The Mine-Boss looked at my father, at the perplexed-looking Russians, then stepped forward saying, “Les, you’re a bit rude to our guests.”
My father looked at his boss, stepped to the bucket, and removed the wooden rod. The rod held the fuel-drenched and dripping flag of the U.S.S.R. at the other end. Then, putting the lighter to the crimson banner bearing the hammer and sickle, he struck it and sparked the flag into an instant inferno.
The Russians and the Mine Boss leaped back. My father stepped towards them, the burning flag in hand, and threw it at their feet. He took another stride in towards the Russians and yelled;
“Go and burn in hell, you communist pigs!” Then spit on all three of them.
T-square had by then sprinted into the fray, grabbed my raging father in a bear hug, and dragged him away from the shocked and retreating Russians, now being rapidly escorted out of my father’s shop.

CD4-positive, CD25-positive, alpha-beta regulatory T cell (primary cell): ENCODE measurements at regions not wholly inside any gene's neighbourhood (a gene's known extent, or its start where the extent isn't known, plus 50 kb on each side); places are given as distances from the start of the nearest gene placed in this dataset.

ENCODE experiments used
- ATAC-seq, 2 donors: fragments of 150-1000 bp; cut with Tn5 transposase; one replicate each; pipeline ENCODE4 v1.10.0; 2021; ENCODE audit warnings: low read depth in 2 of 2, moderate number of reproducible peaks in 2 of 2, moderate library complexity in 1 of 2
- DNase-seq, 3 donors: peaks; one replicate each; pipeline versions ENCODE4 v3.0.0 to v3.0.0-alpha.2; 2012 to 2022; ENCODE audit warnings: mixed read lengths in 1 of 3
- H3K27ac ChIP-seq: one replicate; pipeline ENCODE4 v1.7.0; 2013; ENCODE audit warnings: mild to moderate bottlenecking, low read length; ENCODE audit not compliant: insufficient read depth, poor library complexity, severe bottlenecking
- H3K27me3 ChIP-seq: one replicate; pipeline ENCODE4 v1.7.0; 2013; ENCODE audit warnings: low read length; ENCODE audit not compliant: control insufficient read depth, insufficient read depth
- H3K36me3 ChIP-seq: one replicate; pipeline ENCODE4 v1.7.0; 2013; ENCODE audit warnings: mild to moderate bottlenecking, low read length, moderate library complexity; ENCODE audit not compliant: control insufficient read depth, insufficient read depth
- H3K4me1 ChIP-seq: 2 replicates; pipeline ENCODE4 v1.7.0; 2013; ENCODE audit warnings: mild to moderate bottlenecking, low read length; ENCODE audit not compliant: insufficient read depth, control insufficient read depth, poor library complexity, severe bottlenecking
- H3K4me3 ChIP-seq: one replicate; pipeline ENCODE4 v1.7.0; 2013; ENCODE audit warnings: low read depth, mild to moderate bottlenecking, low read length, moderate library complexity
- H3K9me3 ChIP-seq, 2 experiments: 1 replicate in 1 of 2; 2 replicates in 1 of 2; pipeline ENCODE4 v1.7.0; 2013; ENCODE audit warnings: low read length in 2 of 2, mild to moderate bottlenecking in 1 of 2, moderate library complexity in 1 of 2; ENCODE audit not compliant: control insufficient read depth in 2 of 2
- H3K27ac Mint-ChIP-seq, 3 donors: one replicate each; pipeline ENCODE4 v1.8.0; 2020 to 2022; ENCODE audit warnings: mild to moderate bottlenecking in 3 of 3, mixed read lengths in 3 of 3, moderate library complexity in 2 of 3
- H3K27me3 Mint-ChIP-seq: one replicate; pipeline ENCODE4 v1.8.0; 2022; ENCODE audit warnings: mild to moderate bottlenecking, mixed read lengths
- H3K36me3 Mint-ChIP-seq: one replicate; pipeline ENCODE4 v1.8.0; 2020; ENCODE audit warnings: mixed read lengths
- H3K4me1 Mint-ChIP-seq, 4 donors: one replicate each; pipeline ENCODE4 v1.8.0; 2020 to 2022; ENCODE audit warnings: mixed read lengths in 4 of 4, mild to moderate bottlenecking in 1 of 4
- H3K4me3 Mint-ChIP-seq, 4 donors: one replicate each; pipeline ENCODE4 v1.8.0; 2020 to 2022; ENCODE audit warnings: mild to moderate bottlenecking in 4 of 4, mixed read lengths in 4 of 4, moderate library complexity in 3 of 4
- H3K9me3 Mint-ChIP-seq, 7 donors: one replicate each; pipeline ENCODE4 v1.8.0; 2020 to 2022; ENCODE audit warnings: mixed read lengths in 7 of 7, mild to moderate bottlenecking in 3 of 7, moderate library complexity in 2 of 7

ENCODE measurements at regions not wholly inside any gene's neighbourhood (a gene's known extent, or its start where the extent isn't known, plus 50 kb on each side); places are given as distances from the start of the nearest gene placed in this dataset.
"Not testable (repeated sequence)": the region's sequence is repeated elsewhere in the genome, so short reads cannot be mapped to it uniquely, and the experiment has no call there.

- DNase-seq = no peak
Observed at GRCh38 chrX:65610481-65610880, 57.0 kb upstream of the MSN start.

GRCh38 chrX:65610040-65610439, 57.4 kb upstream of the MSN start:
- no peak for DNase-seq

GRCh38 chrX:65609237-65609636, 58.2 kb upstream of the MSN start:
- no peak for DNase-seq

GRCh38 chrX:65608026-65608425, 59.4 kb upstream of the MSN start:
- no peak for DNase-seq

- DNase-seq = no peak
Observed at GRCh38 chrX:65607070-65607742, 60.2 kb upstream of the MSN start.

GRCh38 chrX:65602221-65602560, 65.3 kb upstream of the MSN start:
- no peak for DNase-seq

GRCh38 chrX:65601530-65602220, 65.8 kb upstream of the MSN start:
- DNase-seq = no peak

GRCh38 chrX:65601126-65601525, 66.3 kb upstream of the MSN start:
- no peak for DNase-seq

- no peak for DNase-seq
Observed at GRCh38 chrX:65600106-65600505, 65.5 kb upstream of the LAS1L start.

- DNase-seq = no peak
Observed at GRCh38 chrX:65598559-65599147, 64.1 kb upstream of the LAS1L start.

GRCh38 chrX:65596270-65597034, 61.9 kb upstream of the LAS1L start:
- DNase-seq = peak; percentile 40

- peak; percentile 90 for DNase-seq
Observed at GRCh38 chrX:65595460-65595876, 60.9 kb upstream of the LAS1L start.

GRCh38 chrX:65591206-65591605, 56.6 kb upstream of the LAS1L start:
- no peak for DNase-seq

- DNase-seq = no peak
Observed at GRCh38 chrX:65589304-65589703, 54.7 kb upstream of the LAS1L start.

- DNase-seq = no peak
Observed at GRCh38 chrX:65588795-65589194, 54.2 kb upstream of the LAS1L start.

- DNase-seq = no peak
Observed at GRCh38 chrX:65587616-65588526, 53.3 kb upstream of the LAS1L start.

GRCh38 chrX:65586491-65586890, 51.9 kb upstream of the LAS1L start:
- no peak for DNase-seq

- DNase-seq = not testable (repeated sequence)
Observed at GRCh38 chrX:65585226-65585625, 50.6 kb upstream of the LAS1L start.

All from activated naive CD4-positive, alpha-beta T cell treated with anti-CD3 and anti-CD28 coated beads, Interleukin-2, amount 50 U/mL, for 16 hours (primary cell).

T-square had no details any immediate aftermath, only that my father grabbed his lunch pail, a sack of personal instruments, and tools, then exited the shop to the parking lot, got in his car, and drove off.
The Mine did not fire my father. Instead, they decided a firm reprimand and a week off without pay were fair punishments for his actions.
After hearing this story at school, I hurried home aching to ask him about this event. As was customary, I would find him in the living room curled up and facing the wall on our small couch; there, he would nap until just before suppertime. Above him, on our living room wall hung a large framed map of Hungary and all her counties in color schemed borders and surrounded by their individual coat of arms.
There existed a long-established rule of never waking him up, and I cannot remember a single instance of any of us three children or my mother violating that rule.
At the table during supper, you didn’t speak unless spoken to, my mother and father would talk, and if they wanted an answer from us, they would ask a question. Anything we wanted to discuss had to wait until we cleared and wiped down the table, and my mother served a half-and-half coffee for the two of them.